For most women, finding out they are pregnant is one of happiest days of their lives.
Often, they already love the new being growing inside them, and the birth is an eagerly anticipated event. Why, then, do so many women fall prey to a host of fears and insecurities?
Without our knowledge – and certainly without our permission – these usually irrational fears take our unconscious by storm, and we have to deal with them somehow, in addition to dealing with the physical signs and symptoms that inevitably show up to transform our bodies.
First, there is the first trimester, that often decisive period in which we find out if the fetus is properly implanted in the uterus. Early miscarriages (less than 12 weeks late for your period) are so common that one in five women have them. [i] Most women’s circle of friends and family is used to the idea that they will only hear about the baby after the first trimester is over. That says a lot!
Shortly thereafter, before we have even had time to take in the fact that the first trimester (and its associated nausea) is at an end, it’s time to assess the risk factors of Down syndrome, aka trisomy 21. This is yet another stress for most parents because, although many will choose to raise a Down syndrome child, no one would voluntarily bring a child into the world with an extra chromosome. Screening for trisomy 21 involves two blood tests: the first between 10 and 13 weeks of pregnancy and the second between 14 and 16 weeks. An ultrasound is also recommended around the 12th week to measure fetal nuchal translucency. Only if the results indicate a high risk will the healthcare professional suggest performing an amniocentesis to confirm or refute the possibility.
The closer the due date gets, the more fearful we become. Even though the experience of bringing another human being into the world is a momentous one, we are still going toward the unknown. For most of us, the physical effort of giving birth is immense and – let’s cut to the chase here – somewhat painful. Will we be strong enough? What if we need to have a Caesarean? Or worse, what if the baby is stillborn?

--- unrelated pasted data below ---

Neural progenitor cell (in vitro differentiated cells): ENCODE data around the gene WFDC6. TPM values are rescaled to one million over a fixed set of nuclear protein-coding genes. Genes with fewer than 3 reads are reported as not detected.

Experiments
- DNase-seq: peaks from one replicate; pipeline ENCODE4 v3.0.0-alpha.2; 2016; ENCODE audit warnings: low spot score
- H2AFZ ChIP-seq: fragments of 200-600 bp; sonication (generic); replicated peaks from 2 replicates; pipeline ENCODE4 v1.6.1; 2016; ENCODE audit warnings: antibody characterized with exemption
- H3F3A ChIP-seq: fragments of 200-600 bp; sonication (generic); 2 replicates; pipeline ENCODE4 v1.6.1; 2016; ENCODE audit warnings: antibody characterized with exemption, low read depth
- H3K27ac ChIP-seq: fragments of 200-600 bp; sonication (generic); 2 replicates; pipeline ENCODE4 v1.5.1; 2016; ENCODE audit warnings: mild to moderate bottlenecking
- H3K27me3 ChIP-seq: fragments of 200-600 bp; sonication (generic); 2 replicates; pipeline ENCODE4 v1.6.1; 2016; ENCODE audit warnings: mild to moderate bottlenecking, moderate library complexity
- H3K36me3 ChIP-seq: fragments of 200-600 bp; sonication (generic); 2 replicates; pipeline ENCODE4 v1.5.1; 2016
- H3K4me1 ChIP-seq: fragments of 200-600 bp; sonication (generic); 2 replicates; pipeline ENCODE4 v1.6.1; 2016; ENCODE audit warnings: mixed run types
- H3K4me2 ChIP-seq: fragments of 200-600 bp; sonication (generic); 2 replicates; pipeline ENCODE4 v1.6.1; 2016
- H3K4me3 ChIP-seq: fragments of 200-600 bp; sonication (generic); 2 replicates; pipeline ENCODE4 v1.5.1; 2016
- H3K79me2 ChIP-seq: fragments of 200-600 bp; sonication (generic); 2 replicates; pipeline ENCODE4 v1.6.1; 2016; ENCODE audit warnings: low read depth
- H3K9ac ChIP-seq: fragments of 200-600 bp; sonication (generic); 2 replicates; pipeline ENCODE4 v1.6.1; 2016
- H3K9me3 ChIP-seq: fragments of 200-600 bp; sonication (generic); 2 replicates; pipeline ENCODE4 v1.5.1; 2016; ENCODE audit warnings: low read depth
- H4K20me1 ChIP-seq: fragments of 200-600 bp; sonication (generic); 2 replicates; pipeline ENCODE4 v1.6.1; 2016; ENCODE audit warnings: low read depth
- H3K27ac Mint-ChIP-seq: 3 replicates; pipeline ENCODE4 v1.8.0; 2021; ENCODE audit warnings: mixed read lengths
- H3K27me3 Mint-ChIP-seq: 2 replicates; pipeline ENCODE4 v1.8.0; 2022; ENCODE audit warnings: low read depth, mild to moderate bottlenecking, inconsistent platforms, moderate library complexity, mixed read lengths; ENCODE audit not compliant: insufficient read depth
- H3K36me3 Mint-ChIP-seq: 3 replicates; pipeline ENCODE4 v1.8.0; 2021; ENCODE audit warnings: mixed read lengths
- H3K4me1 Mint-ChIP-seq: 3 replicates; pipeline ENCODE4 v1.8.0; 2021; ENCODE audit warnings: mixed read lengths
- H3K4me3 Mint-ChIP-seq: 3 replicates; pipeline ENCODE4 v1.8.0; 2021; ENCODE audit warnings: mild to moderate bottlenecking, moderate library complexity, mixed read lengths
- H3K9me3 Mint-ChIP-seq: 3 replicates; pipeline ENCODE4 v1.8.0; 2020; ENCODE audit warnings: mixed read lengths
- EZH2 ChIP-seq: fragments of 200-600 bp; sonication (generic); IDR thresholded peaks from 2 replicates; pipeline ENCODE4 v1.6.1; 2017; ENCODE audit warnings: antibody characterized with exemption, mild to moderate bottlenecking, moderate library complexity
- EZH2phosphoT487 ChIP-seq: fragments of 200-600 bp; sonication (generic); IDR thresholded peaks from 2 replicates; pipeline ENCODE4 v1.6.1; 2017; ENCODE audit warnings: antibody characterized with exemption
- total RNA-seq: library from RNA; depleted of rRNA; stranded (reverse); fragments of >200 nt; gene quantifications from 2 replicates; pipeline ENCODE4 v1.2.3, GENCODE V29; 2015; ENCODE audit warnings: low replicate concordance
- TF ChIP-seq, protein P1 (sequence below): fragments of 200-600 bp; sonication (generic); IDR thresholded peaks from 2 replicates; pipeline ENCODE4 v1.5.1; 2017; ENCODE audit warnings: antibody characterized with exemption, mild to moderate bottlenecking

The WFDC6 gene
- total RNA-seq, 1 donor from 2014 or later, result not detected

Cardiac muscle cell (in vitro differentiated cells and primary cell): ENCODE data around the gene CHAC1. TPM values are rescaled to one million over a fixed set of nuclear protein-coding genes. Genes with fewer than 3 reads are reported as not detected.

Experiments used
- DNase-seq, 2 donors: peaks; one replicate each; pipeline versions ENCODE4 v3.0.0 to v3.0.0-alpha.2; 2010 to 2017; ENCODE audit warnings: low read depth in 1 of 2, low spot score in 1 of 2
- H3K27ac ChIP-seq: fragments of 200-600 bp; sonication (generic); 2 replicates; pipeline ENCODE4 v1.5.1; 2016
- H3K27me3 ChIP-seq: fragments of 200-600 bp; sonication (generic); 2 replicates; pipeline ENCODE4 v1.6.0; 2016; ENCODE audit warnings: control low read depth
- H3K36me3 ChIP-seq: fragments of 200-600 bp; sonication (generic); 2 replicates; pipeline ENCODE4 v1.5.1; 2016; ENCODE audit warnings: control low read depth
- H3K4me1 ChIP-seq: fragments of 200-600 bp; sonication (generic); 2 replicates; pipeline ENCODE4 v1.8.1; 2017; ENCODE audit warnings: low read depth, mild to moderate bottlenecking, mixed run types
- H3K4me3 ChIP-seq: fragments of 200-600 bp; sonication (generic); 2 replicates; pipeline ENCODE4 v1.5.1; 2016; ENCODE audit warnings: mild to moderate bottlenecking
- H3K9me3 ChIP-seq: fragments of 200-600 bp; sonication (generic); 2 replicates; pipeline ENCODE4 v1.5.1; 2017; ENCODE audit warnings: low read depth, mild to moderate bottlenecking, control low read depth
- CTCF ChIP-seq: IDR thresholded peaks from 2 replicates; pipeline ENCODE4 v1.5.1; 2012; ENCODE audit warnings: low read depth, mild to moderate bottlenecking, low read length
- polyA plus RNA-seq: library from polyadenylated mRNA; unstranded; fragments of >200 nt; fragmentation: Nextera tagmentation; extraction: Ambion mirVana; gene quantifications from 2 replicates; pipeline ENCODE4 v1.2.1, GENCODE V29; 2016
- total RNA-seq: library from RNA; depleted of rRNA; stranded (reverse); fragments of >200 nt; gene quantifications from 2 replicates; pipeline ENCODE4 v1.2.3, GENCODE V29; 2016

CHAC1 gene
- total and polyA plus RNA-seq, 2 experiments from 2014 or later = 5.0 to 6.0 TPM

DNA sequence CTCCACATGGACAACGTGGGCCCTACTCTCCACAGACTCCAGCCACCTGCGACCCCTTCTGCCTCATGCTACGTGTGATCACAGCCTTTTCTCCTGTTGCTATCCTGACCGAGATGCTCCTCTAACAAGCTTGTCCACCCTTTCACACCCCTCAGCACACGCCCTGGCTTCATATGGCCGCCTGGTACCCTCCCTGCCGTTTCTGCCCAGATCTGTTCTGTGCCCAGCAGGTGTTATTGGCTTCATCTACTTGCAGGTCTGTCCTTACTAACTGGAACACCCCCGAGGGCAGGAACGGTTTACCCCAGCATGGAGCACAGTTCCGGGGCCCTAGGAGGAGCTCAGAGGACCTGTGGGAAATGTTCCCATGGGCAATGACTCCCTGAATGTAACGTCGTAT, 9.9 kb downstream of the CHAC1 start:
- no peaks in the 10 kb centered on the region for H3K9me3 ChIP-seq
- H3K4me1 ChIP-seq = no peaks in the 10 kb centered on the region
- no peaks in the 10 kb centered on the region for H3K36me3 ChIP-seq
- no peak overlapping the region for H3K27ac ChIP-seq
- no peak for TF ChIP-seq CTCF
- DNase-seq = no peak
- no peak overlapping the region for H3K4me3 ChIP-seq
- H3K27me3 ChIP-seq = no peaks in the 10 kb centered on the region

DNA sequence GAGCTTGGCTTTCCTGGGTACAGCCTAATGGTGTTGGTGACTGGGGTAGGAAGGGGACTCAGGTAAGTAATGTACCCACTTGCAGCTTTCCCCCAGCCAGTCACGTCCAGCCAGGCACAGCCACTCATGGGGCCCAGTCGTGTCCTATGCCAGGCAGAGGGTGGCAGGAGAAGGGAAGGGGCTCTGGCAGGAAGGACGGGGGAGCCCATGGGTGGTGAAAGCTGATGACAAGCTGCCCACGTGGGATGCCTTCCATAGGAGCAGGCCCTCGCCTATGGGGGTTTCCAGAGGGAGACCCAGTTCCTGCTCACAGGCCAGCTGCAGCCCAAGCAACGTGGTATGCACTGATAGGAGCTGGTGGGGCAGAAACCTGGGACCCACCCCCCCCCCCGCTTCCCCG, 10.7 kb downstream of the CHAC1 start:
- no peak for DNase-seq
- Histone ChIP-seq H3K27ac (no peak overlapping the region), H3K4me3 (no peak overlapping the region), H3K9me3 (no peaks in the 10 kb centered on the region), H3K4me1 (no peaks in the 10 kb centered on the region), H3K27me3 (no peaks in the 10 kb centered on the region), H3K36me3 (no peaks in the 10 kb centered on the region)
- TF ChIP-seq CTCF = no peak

Every family has its own genetic baggage. But what exactly will this little being inherit, and how will its cells decipher all the genetic information as it grows up? Will it develop ADHD, an autoimmune disease or some kind of syndrome? We want only the best for our children yet, in spite of these wishes, will we doom them to a lifetime of overcoming physical and / or psychological challenges?
Interested couples now have the option of taking a genetic screening test before they become pregnant, to find out if they could pass on any defective genes to their children. Having this information reduces the stress levels of some expectant parents.[iii]
Many of us have, or will, experience these stressful emotions during pregnancy and after the birth of their child. It’s all part of becoming a parent: constantly worrying about every little thing that has to do with our children. The most important thing is not allowing those fears to prevent us from enjoying all the heartwarming moments, from learning to take care of ourselves so we can put it all into perspective … and from deeply and truly loving our child.
Anik expertly navigates today’s frantic business schedules on a daily basis. Three years ago, this experienced and extremely busy businesswoman graduated from the prestigious McGill-HEC Montréal EMBA program. She has two children – a moody 16 year-old and a very active 6 year-old – and still finds time for community involvement and writing on a variety of health-related topics.